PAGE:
WRIR? Never heard of it.

Until now, that is.  My daughters each have a WRIR  T-Shirt that they sport.  I never really noticed.  Then I started following journalist Chris Dovi on Facebook because 90% of the time he has great commentary on important subjects, 5% of the time I don’t know what he’s talking about, and 5% of the time he’s just plain cuckoo.  Then he asked if I wanted to do an interview on this all volunteer low wattage FM station.  Sure, I said, even if I mess up there’s probably only a couple of listeners anyway.

First I decided to give them a listen.  There was this hour long African drum beat and chant that pretty much made me want to go out and cut the grass.  Another time it was an elderly woman from Appalachia that performed mountain music singing that sounded like she caught her big toe in a bear trap.

Then I caught some NPR type interviews, revealing stuff.  When I heard some local interviews, also enlightening, I started listening more and more:  when I could get reception that is.  It turns out to be my station of choice now.

So I gave my interview and talked about the dining scene; more, actually, about the lack of professionalism in so many restaurants.   Afterwards Chris asked if I’d like to do a regular ‘show’ focusing on Richmond’s growing world of restaurants.  It seems I have a face made for radio.

Thus was hatched “Product, Passion and Salt”, a 20 minute interview show.  My first one aired yesterday Friday at around 4:20 p.m. where I interviewed Michael Byrne, former owner of Richbrau, about the Virginia ABC, its role and the distinction between restaurants that serve alcohol and bars that serve food.  You should be able to catch it by going to their website (WRIR.org — Opensource, Friday June 13th).  It airs again today around the same time.

So, if I don’t screw things up I’ll be doing this the second Friday of each month.  But really, have I ever screwed anything up?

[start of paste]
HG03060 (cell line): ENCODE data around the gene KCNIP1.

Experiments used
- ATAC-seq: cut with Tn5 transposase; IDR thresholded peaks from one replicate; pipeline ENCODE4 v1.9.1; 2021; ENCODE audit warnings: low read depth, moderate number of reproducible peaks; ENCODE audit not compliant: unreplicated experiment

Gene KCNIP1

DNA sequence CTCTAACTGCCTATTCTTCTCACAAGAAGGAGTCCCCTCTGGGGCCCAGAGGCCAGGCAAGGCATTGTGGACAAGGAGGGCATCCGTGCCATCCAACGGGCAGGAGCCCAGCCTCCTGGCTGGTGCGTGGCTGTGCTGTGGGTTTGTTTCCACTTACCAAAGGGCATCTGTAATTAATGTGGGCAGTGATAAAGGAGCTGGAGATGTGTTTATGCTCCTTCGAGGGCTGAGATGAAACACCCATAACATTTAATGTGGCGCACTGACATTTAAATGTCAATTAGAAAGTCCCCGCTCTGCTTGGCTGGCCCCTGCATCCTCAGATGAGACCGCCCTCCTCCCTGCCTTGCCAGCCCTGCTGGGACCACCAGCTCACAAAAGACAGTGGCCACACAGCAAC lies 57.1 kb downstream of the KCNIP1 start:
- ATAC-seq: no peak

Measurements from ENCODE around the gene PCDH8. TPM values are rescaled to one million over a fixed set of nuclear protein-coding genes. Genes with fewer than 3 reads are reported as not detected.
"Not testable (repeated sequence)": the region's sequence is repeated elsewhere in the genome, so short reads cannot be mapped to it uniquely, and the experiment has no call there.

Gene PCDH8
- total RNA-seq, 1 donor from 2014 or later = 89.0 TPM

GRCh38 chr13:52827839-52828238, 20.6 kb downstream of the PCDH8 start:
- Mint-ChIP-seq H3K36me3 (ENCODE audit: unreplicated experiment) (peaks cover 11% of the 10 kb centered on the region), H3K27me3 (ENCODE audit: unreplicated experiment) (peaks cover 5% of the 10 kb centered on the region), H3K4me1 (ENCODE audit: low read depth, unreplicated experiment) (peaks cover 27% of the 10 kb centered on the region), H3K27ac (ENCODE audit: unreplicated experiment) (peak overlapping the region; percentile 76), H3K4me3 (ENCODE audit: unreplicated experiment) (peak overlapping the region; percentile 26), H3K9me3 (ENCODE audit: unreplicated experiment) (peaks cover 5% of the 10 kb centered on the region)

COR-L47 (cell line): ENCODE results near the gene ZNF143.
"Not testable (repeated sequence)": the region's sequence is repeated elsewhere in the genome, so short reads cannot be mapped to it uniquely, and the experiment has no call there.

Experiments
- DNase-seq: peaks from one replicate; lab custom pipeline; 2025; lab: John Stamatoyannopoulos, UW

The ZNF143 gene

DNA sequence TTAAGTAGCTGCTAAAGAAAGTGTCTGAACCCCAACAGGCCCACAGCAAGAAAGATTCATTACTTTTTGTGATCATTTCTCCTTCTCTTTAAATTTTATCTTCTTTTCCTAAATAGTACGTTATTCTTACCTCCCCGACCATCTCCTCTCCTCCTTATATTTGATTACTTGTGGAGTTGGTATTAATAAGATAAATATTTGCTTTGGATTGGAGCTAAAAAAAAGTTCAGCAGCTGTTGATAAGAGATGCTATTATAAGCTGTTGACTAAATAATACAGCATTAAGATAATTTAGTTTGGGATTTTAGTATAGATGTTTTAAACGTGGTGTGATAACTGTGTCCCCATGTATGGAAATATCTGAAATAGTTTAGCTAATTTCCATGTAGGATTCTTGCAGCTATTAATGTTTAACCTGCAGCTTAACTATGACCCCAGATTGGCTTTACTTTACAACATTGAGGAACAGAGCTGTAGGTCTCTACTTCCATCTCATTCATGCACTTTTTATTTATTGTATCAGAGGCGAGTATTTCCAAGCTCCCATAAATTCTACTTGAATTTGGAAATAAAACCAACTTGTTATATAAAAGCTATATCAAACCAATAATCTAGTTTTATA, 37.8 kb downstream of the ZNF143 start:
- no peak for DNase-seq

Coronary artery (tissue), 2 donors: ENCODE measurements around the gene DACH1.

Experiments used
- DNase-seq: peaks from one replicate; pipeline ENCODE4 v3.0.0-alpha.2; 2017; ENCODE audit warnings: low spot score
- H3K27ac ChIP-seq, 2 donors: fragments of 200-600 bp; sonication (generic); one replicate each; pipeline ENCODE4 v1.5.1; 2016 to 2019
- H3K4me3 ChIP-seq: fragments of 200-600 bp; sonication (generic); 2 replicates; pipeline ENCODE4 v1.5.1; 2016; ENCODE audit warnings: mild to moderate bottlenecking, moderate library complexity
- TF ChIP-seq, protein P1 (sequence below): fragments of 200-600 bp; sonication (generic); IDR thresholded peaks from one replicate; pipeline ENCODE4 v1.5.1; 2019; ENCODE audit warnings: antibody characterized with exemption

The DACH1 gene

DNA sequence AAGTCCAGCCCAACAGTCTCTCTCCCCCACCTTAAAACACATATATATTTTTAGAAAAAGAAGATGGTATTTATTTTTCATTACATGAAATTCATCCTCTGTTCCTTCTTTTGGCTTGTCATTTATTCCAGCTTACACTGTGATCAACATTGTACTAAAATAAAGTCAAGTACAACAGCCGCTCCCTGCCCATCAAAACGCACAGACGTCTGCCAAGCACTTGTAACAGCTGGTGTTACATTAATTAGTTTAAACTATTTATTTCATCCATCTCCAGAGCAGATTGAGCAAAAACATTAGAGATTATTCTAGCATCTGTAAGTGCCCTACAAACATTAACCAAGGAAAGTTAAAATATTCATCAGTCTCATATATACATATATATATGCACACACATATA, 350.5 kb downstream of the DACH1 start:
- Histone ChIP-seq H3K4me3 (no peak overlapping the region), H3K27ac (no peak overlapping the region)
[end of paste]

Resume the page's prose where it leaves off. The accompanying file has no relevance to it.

I take it that you’ve indulged in eating some soft shell crabs already this season.  But do you really understand how the crab got that way?  It never ceases to amaze me when customers, and other chefs, watch a blue crab molt for the first time.  Although they have all eaten their share of soft shell crabs it’s evident that they never really understood the process.  I admit to my own lack of understanding in the beginning.  When I first moved to Urbanna, Virginia, over twenty five years ago, I became totally and utterly fascinated with the entire crab shedding process, from capture to digestion.  The local crabbers were more than generous in sharing their knowledge with me.

Now I would like to share with you some of what I have been taught .

The molting, or shedding, process begins with a ‘peeler’.  Actually, it all begins with the blue crab, callinectes sapidus.  In order for it and all crustaceans to grow it needs to molt, or ‘shed’ its shell.  In the days before it is ready to actually shed, it develops a ‘sign’ on its backfins that indicates it is a peeler.  The color of the sign tells the crabbers just how close it is to shedding: a white line tells us that it is a ‘green’, a pink sign tells us that it is a ‘ripe’, and a dark red sign tells us that it is a ‘cherry ripe’ or ‘rank’ and shedding is imminent.  The discovery of the art of reading the fins was the key to making this a viable industry. Read the rest of this entry »